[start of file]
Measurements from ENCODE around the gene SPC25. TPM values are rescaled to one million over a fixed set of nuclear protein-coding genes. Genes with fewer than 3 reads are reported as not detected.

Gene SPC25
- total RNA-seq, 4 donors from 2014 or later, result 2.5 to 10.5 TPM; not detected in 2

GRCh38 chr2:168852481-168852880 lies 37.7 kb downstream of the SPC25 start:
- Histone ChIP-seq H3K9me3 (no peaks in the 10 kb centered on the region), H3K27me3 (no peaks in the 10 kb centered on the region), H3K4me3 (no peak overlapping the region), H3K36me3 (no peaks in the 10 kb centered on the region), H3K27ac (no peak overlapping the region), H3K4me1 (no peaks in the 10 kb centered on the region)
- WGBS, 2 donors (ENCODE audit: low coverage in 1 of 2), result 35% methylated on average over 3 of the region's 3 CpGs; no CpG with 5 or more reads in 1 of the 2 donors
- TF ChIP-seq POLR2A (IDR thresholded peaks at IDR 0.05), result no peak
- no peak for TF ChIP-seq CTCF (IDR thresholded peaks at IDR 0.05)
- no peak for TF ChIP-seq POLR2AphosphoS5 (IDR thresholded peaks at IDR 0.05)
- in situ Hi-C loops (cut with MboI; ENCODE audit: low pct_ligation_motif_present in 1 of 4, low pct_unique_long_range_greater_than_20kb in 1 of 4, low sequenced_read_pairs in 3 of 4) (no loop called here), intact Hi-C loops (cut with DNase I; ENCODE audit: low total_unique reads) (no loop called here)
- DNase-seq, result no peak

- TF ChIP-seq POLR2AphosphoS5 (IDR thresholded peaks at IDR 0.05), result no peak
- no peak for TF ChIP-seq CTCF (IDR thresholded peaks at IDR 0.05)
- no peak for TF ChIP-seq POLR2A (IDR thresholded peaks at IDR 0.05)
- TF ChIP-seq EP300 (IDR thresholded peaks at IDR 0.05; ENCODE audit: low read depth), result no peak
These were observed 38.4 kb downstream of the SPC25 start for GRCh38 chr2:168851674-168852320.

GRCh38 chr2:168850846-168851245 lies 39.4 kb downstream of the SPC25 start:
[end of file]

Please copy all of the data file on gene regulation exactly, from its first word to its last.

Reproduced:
Measurements from ENCODE around the gene SPC25. TPM values are rescaled to one million over a fixed set of nuclear protein-coding genes. Genes with fewer than 3 reads are reported as not detected.

Gene SPC25
- total RNA-seq, 4 donors from 2014 or later, result 2.5 to 10.5 TPM; not detected in 2

GRCh38 chr2:168852481-168852880 lies 37.7 kb downstream of the SPC25 start:
- Histone ChIP-seq H3K9me3 (no peaks in the 10 kb centered on the region), H3K27me3 (no peaks in the 10 kb centered on the region), H3K4me3 (no peak overlapping the region), H3K36me3 (no peaks in the 10 kb centered on the region), H3K27ac (no peak overlapping the region), H3K4me1 (no peaks in the 10 kb centered on the region)
- WGBS, 2 donors (ENCODE audit: low coverage in 1 of 2), result 35% methylated on average over 3 of the region's 3 CpGs; no CpG with 5 or more reads in 1 of the 2 donors
- TF ChIP-seq POLR2A (IDR thresholded peaks at IDR 0.05), result no peak
- no peak for TF ChIP-seq CTCF (IDR thresholded peaks at IDR 0.05)
- no peak for TF ChIP-seq POLR2AphosphoS5 (IDR thresholded peaks at IDR 0.05)
- in situ Hi-C loops (cut with MboI; ENCODE audit: low pct_ligation_motif_present in 1 of 4, low pct_unique_long_range_greater_than_20kb in 1 of 4, low sequenced_read_pairs in 3 of 4) (no loop called here), intact Hi-C loops (cut with DNase I; ENCODE audit: low total_unique reads) (no loop called here)
- DNase-seq, result no peak

- TF ChIP-seq POLR2AphosphoS5 (IDR thresholded peaks at IDR 0.05), result no peak
- no peak for TF ChIP-seq CTCF (IDR thresholded peaks at IDR 0.05)
- no peak for TF ChIP-seq POLR2A (IDR thresholded peaks at IDR 0.05)
- TF ChIP-seq EP300 (IDR thresholded peaks at IDR 0.05; ENCODE audit: low read depth), result no peak
These were observed 38.4 kb downstream of the SPC25 start for GRCh38 chr2:168851674-168852320.

GRCh38 chr2:168850846-168851245 lies 39.4 kb downstream of the SPC25 start: